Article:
Due to strange window focus and/or key-binding behavior on my system, sometimes I accidentally close a Nautilus/Files window when my intention is to close the uppermost application window (e.g., a LibreOffice document). I end up having to manually relaunch Nautilus/Files. I have to do this way more often than I would like.

I can see no use-case where I would desire for Nautilus/Files to not immediately relaunch after quitting in my daily use.

How can I automatically check to see whether Nautilus/Files is running, and, if it is not, to relaunch it?

Bonus points for efficiency of resource use in a solution.

Answers predicated on me not wanting this behavior will be down-voted.

  • 3
    -1 "Answers predicated on me not wanting this behavior will be down-voted" - quite an aggresive statement. Remember answers on any questions are not like a personal helpdesk-answer, and a threat to downvote any (possibly useful) information is misplaced. Information should be useful to a broader audience than just you. Oct 10 '19 at 16:21
  • 1
    It's the general rule: if someone asks: "I want to know how to run firefox as root", anyone with a bit of responsibility should say "you don't want that". When and if that is the case, you don't know, nor should you block it. Answers should be given freely to the best of knowledge. Oct 10 '19 at 16:51
  • 2
    Just write a start up script to call nautilus in a loop. When you exit it starts up again. I'm on my phone so can't post answer now. Oct 10 '19 at 19:49
  • 1
    @Lexible Yes I'm actually testing the program now. Nautilus does some strange things I've just discovered. Oct 10 '19 at 23:49
  • 1
    @Lexible I've spent hours on the problem and had to post a question here: - unix.stackexchange.com/questions/546241/… Oct 11 '19 at 2:32

Update: October 16, 2019.

Thanks to gnome expert's answer on linked question below, a faster more stable method of relaunching Nautilus File Manager has been implemented.

This turned out to be a challenging problem because Nautilus is always running to control the desktop. If you kill the program nautilus all your desktop icons will disappear. When nautilus is running and your desktop icons are present and you type nautilus in the terminal then the Nautilus File Manager appears.

Copy this script to a file called ~/ttlus:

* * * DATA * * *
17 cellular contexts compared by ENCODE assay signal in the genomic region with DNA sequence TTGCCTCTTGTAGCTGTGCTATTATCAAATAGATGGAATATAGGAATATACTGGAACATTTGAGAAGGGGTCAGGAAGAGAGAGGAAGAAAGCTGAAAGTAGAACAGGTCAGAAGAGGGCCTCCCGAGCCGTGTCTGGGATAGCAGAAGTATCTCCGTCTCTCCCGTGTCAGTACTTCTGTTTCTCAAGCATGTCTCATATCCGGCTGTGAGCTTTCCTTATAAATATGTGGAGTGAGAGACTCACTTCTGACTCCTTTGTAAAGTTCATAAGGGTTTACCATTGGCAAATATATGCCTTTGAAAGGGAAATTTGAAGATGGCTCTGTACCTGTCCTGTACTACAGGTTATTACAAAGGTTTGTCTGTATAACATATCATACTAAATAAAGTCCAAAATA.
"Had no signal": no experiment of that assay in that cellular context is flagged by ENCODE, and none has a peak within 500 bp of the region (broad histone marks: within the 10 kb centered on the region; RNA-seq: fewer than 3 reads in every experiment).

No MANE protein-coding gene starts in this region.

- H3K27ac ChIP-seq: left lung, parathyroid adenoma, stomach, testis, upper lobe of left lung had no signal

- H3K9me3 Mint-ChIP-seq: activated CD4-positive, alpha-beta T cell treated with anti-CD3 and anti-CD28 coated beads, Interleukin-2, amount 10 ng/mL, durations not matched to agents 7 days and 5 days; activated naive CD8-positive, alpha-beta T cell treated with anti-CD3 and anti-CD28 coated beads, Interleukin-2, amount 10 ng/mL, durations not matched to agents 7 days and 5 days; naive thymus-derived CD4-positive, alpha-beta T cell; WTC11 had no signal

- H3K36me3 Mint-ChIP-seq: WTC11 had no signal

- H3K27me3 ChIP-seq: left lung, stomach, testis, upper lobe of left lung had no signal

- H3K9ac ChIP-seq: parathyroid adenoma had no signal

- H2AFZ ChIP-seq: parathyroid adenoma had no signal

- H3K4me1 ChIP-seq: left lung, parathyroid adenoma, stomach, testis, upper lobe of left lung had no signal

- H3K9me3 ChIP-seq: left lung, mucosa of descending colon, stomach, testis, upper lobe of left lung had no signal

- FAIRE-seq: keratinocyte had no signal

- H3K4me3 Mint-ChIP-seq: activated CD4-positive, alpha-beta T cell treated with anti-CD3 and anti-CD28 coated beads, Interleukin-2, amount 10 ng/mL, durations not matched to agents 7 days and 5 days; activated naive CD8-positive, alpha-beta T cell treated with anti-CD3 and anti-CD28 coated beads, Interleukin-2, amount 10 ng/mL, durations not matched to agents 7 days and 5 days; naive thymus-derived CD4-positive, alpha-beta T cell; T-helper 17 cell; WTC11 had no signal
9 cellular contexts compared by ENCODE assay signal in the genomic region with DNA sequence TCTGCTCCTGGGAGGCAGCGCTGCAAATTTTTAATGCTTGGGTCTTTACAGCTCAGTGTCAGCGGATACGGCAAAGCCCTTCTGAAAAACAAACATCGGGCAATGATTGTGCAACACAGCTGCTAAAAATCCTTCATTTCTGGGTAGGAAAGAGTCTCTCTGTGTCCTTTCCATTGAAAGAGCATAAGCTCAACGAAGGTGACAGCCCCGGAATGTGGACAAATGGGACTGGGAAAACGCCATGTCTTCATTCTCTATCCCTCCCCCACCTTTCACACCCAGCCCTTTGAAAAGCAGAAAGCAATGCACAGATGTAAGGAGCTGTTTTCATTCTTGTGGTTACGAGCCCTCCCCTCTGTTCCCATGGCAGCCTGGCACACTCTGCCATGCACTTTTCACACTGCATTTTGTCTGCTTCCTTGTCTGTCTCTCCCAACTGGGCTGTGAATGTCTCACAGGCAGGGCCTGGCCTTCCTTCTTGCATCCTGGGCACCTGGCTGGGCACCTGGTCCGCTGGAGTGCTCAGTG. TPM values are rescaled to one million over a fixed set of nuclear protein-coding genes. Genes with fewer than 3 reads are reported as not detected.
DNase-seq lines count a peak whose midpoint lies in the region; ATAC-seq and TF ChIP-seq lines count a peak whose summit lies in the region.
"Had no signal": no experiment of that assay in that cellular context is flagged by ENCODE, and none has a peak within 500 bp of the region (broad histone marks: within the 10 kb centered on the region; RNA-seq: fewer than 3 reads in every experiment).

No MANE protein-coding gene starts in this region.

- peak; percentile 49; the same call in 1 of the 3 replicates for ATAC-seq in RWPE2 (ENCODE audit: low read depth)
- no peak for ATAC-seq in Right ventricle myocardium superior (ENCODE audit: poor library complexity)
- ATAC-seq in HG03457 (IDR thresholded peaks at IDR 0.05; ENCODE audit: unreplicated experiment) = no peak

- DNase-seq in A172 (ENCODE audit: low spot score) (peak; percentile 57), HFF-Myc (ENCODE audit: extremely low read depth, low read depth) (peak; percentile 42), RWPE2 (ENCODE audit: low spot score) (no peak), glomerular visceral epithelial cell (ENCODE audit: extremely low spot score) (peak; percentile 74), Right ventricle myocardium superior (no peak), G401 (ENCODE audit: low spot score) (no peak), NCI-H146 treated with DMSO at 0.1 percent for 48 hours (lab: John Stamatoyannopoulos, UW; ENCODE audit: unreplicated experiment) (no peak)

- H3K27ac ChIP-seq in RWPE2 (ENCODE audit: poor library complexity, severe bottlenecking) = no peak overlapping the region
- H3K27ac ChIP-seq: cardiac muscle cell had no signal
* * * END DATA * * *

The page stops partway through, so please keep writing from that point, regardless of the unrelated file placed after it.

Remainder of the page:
# NAME: ttlus (Twenty Thousand Loops Under Startup)
# PATH: $HOME/askubuntu/
# DESC: Answer for: https://askubuntu.com/questions/1180043/how-can-i-automatically-relaunch-nautilus-if-i-quit-the-program
#       Call Nautilus, named after Twenty Thousand Leagues Under the Sea novel,
#       20,000 times in loop from Startup Applications
# DATE: October 10, 2019.  Modified October 16, 2019.

# NOTE: Things that don't work:
#       https://askubuntu.com/questions/965052/how-to-make-script-wait-for-nautilus-to-exit
#       https://ubuntuforums.org/showthread.php?t=1604843

# UPDT: Rpelace loop with occassional focus grabbing and unpredictable delays:
#    while ps -L -p "$PID" -o pid,nice,lwp,comm | grep pool > /dev/null ; do
#       with:
#    while gdbus introspect --session --dest org.gnome.Nautilus \ ... 3 lines

#Program="/usr/bin/nautilus --gapplication-service"
PID=$(pgrep nautilus)

if [[ $PID == "" ]] ; then
    notify-send "ERROR in $0: Cannot find nautilus PID"

for (( l=0; l<LoopLimit; l++ )) ; do
    # Is nautilus file manager running? 1 Window only is desktop icons
    while gdbus introspect --session --dest org.gnome.Nautilus \
        --object-path /org/gnome/Nautilus --recurse | \
        grep -q '^ *node /org/gnome/Nautilus/window/' | \
        grep -v '/window/1' ; do
            sleep "$Sec"
    "$Program" "$HOME" 2> /dev/null
    sleep $(( Sec / 2 ))

notify-send "ERROR in $0: $Program exceeded $LoopLimit loop limit"

Make it executable with chmod a+x ~/ttlus

First test is by typing ~/ttlus & in the terminal. After you are satisfied add it in Startup Applications.

If program runs amok use:

$ pgrep ttlus

$ kill 7970
[1]+  Terminated              ttlus


  • Due to the sleep "$Sec" command after exiting Nautilus with Alt+F4 or clicking X on window a three second delay (to reduce resource usage) will occur before Nautilus reappears on the desktop.

Your Answer

By clicking “Post Your Answer”, you agree to our terms of service, privacy policy and cookie policy

Not the answer you're looking for? Browse other questions tagged or ask your own question.